Sunday, October 23, 2011

The Scent of Rotting Flesh at Phipps Conservatory

by Bratzilla

“What the hell is so scary about a place that puts on flower shows,” you ask? Well, you’d be fiendishly surprised. Phipps Conservatory and Botanical Gardens—a magnificent and looming Victorian glasshouse situated in historic Schenley Park—not only has a ghastly glow after dark and a living mass of tangled tree limbs that fight each other to reach the light, but somewhere beneath the palms and between the ferns, at least one ghost has to exist in its elysian gardens, too.

Founded by Henry Phipps—a quiet, quirky old benefactor who gifted the structure to the city in 1893—the Conservatory may appear to have a pretty benign past at first glance, but look a little deeper and a few dark historical points creep to the surface. One of these falls into the “scary by association” category: Shipped via box car to Pittsburgh, the first stocked plants came all the way from the Chicago World’s Fair—an exhibition infamously plagued by the serial murders of one H.H. Holmes. The other is the suicide of George W. Burke, the superintendent of the Bureau of Parks who died in the original entrance in 1926 after suffering a nervous breakdown. While there have been no official reports of a haunting, it doesn’t mean that he, or anyone else for that matter, doesn’t still roam the grounds.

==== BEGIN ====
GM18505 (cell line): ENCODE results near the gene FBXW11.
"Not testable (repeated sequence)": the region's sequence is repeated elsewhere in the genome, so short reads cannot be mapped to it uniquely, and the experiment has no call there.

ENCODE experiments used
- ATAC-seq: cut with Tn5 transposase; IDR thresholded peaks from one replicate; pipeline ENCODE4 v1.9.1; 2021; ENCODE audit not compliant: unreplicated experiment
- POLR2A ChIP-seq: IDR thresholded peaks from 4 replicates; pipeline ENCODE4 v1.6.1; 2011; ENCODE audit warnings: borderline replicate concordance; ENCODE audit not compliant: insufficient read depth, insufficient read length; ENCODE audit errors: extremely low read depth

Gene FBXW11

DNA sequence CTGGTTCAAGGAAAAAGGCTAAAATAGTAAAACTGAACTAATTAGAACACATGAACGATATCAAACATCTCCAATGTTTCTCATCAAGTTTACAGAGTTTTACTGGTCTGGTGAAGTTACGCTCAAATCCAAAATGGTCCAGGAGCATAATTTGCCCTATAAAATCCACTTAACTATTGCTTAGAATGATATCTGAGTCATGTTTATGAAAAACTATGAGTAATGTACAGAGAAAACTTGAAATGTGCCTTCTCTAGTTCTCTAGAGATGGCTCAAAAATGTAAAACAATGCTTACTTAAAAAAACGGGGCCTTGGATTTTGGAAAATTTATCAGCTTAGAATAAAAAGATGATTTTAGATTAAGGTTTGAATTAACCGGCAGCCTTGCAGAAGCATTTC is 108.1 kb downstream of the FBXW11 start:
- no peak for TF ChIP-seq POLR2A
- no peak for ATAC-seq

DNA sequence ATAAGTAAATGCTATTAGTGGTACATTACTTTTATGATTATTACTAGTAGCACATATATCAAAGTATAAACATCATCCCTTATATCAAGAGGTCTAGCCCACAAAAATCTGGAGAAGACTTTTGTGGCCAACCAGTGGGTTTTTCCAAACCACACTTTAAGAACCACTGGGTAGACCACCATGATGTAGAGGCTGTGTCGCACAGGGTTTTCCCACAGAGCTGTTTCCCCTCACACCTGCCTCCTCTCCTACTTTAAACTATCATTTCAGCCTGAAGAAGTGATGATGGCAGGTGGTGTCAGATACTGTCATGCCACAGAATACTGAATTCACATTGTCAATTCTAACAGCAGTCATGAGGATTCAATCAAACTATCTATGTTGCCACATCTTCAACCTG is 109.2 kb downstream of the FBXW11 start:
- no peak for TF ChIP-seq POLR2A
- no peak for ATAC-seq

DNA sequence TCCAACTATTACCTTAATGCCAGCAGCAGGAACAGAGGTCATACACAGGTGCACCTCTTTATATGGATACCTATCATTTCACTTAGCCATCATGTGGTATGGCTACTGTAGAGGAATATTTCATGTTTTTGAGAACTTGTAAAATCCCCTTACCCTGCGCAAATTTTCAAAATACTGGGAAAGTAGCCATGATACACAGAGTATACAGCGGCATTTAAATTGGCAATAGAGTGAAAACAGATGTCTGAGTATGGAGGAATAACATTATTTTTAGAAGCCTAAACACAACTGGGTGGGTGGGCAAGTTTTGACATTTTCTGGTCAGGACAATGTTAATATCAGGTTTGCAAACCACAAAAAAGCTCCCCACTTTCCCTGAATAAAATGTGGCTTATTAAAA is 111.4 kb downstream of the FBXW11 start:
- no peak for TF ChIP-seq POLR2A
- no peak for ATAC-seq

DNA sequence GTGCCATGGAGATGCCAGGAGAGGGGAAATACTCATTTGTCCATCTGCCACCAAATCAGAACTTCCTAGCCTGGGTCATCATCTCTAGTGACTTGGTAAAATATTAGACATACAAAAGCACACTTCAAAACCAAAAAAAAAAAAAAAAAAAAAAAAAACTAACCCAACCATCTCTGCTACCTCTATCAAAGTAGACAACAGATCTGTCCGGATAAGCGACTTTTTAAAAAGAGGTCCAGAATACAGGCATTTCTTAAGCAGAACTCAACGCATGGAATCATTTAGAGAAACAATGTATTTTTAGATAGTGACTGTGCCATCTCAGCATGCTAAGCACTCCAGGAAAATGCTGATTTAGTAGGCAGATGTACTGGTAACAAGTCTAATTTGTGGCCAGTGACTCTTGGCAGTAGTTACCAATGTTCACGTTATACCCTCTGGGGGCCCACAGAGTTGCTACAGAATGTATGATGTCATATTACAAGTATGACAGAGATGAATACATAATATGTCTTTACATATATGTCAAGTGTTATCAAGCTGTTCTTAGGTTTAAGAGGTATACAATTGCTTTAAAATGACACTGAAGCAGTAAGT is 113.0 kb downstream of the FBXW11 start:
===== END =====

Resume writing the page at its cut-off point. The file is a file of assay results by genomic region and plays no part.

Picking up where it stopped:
Beyond these spooky tidbits, Phipps—which interestingly enough used to be the venue for Fright Nights from 1986 to 1990—also happens to be in possession of the rare Corpse Flower (or Amorphophallus titanium, if you prefer), a native of the equatorial rainforests of Sumatra that smells like rotting flesh when it blooms. It hasn’t flowered yet, but when it does you better believe we’re going to be there. In the meantime, while they don’t hold a candle to Morticia Addams’ ravenous African strangler, you might also wish to visit the patch of carnivorous plants in the Discovery Garden, or the gothic After Dark ‘Black Pearl’ Orchid that was recently acquired by the Conservatory and put on display.

But seriously—whether there are apparitions and stinky, murderous flowers or not—Phipps is a remarkable place and always worth a visit no matter what kind of weird interests you have. Nature is a universal dead spirit lifter and we are lucky to have it preserved more prettily than a pickled brain here in our great city. For tour times, admission prices, upcoming events (including the Fall Flower Show on display Oct.13 – Nov. 6), please visit their website … and be sure to let us know if you see any ghosts.

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